Reading Literature Through Peace and War at West Point
By Elizabeth D. Samet
Farrar, Strau and Giroux
When she decided to apply to teach literature at the U.S. Military Academy at West Point, Elizabeth Samet had several things going for her. Her father had been a soldier, and her scholarly interest led her to the memoirs of Ulysses S. Grant. She was also athletic, which helped at this "relentlessly physical place." But for a graduate of Harvard and Yale, there was still a great deal of strangeness ahead. Her English literature and composition students were also learning to fire machine guns and to defuse improvised explosive devices. Embraced in a caring but sometimes claustrophobic community, she was awash in West Point culture and Army acronyms. And then came 9/11 and Iraq, which meant that her students were graduating into immediate mortal danger.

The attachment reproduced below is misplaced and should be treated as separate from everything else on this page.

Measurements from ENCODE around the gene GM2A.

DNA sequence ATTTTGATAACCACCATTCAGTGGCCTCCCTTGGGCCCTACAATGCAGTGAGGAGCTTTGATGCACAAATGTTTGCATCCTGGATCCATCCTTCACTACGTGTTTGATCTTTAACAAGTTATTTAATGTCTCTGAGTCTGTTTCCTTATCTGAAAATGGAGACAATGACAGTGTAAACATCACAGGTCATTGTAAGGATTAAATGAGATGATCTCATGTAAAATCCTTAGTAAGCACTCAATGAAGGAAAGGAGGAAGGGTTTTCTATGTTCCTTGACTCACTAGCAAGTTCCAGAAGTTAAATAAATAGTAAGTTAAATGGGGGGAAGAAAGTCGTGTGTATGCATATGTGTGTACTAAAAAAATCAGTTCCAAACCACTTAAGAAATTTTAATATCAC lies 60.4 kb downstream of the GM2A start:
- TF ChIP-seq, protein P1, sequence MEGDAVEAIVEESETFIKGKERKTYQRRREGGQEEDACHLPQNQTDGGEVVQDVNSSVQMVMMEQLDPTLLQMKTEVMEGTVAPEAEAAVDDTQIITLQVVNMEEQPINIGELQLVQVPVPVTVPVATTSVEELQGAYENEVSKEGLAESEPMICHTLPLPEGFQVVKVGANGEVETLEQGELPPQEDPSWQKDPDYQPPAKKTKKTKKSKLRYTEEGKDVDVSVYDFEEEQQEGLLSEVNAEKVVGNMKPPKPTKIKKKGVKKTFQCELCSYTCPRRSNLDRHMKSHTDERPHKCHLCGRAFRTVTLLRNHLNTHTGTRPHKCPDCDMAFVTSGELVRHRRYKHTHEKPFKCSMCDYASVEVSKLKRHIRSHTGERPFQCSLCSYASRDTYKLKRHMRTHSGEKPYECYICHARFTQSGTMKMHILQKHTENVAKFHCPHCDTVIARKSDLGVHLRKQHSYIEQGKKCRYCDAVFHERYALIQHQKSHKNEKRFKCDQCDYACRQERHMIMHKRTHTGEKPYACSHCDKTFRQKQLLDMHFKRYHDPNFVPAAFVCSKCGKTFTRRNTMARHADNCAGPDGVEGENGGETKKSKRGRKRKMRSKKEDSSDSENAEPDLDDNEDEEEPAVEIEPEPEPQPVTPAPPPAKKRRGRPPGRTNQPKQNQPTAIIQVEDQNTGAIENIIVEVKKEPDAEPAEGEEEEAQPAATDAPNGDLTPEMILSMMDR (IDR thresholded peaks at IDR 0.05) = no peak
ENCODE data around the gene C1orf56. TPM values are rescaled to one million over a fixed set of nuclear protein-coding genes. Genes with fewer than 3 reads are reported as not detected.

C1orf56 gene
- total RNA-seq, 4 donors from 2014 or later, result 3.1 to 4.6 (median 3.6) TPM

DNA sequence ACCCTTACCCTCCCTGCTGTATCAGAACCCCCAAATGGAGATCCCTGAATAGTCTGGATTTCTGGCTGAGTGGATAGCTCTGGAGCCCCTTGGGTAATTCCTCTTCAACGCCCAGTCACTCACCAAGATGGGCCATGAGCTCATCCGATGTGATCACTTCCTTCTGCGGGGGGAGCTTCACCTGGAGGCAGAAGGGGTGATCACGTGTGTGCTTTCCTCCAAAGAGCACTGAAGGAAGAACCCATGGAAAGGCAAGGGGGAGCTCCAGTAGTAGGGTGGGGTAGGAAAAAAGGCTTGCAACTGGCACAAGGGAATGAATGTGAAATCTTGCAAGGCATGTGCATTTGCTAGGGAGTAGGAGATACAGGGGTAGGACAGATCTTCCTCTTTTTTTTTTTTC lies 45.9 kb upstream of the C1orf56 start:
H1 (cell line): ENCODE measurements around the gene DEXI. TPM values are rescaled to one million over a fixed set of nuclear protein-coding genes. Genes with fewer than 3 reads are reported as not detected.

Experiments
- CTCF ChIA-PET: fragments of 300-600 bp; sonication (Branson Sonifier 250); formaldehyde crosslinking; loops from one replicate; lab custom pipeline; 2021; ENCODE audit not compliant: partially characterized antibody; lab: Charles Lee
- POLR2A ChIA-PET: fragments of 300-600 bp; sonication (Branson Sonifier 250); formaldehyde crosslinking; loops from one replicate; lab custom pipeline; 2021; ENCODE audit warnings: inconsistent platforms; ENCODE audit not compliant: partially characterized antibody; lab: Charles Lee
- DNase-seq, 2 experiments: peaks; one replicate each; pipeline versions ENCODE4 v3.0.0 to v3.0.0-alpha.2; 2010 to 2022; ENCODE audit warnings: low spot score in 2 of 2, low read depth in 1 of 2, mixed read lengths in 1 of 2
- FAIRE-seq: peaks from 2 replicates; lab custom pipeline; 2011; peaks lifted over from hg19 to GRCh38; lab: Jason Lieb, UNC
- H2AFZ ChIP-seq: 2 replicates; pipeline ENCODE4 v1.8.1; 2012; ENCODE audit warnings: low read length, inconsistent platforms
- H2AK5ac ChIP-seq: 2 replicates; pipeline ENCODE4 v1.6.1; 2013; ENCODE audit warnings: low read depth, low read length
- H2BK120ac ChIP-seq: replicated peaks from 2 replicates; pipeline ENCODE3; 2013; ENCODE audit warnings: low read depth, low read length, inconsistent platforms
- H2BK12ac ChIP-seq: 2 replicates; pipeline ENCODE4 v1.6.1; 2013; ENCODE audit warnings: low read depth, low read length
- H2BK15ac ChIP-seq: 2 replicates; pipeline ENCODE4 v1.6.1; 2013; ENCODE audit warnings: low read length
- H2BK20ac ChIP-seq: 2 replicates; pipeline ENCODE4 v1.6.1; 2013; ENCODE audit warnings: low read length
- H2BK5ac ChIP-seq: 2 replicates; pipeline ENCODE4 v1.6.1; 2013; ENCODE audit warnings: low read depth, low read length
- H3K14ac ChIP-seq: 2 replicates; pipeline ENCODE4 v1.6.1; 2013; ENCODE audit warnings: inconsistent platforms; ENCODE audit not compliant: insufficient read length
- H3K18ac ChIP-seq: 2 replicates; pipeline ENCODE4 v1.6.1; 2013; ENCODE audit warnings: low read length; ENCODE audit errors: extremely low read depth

But during her decade of teaching, Samet moved from OBE (overcome by events) to insight, leading to this combination of memoir and meditation, scholarship and self-scrutiny, observation and commentary. Her gracefully written book, "Soldier's Heart," concerns West Point and her role there, most often in the context of larger questions (courage and sacrifice, obedience and moral judgment, Iraq and Abu Ghraib). It most compellingly provides portraits of young men and women charged with leading the U.S. military.
This review continues at the San Francisco Chronicle Book Review